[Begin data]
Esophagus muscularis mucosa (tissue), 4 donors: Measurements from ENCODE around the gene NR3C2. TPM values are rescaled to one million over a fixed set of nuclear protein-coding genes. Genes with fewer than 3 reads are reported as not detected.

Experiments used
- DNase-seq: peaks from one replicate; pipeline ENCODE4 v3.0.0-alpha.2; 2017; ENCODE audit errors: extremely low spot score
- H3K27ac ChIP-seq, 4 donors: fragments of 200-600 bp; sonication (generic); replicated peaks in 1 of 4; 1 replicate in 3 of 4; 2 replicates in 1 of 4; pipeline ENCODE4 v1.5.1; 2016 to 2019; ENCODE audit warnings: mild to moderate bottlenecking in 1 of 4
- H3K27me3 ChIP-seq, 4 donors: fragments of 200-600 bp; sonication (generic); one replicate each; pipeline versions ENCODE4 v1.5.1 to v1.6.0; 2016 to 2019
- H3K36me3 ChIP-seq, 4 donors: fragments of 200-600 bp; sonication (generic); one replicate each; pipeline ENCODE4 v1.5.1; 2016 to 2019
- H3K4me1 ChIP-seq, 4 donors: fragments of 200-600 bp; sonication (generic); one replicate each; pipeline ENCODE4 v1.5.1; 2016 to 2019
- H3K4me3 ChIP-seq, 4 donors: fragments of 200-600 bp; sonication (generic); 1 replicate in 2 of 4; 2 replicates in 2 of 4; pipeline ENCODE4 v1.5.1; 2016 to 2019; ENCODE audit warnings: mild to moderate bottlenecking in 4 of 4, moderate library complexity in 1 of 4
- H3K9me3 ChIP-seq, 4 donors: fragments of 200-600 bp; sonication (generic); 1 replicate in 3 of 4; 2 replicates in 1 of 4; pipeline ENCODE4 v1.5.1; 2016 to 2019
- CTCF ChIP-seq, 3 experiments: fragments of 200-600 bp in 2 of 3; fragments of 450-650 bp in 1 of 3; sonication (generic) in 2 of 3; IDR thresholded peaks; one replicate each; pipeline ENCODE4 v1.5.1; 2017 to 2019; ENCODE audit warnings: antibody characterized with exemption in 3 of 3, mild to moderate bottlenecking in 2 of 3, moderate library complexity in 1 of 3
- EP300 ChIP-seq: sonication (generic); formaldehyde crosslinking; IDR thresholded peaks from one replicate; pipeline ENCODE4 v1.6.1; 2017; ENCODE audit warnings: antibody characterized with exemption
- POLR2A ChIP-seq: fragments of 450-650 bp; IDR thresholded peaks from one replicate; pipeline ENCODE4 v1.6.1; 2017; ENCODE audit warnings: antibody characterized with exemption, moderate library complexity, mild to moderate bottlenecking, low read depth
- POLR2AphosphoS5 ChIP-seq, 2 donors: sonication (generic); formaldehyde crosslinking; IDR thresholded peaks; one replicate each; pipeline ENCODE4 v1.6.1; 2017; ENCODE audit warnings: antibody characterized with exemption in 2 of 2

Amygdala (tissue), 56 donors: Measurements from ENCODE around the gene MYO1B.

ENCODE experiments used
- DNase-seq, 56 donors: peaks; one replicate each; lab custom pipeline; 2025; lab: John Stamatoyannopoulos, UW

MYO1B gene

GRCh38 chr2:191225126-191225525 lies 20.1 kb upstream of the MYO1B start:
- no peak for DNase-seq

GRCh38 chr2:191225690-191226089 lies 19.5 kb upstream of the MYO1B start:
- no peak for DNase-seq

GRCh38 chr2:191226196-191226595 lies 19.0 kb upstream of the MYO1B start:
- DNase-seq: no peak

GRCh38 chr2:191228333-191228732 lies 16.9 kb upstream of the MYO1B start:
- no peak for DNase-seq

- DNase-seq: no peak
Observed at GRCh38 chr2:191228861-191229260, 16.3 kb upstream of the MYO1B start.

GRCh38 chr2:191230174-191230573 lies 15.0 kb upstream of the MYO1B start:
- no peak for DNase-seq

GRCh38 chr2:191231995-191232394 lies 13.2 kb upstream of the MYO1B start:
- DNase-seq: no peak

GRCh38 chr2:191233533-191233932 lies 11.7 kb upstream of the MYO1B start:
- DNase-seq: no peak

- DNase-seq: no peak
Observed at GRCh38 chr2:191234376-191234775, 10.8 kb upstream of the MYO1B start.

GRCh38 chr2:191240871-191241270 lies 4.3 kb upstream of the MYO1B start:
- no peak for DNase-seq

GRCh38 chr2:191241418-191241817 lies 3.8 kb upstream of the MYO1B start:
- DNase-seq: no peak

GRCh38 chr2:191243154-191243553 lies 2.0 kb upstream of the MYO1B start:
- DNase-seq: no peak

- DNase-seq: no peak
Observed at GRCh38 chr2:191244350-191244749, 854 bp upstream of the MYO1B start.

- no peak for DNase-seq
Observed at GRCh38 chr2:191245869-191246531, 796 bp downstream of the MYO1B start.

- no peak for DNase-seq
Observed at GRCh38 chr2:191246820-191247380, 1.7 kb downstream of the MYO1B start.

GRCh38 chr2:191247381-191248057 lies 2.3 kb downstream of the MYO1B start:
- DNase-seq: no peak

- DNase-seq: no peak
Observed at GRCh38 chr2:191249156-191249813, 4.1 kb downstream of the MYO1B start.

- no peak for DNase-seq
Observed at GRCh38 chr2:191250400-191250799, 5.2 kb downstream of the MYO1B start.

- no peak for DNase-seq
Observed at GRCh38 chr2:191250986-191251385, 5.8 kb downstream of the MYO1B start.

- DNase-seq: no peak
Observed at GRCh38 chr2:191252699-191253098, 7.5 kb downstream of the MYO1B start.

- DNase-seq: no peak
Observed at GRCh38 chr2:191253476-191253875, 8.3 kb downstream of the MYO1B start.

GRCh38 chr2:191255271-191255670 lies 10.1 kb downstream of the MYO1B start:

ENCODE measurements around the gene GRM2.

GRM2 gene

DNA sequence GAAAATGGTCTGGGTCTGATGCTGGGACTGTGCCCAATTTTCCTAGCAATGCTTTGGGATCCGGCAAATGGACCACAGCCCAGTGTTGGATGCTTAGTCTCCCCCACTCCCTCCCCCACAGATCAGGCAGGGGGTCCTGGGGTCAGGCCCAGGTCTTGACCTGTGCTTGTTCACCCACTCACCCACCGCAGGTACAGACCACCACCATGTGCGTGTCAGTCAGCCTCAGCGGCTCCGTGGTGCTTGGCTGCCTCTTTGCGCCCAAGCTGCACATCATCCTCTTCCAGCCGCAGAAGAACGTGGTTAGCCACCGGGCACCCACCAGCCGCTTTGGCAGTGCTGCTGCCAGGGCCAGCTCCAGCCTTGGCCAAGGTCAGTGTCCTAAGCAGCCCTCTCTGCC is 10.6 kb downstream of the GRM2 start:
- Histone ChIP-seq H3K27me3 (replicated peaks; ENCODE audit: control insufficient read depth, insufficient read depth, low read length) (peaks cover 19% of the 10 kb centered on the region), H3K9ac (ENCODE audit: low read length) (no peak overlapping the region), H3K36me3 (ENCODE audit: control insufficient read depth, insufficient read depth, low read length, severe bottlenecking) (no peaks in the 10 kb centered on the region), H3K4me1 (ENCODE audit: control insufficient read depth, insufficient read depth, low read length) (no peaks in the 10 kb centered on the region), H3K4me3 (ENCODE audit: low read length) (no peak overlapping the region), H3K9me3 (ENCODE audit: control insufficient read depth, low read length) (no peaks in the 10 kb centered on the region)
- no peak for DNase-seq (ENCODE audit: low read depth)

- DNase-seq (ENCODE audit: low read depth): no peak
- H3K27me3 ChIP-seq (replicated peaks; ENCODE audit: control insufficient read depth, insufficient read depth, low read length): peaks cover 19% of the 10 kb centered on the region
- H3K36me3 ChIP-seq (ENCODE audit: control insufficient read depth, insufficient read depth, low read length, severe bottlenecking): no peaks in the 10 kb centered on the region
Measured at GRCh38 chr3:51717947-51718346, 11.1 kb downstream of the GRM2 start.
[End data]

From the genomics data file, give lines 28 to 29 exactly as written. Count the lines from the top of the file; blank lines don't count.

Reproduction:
GRCh38 chr2:191230174-191230573 lies 15.0 kb upstream of the MYO1B start:
- no peak for DNase-seq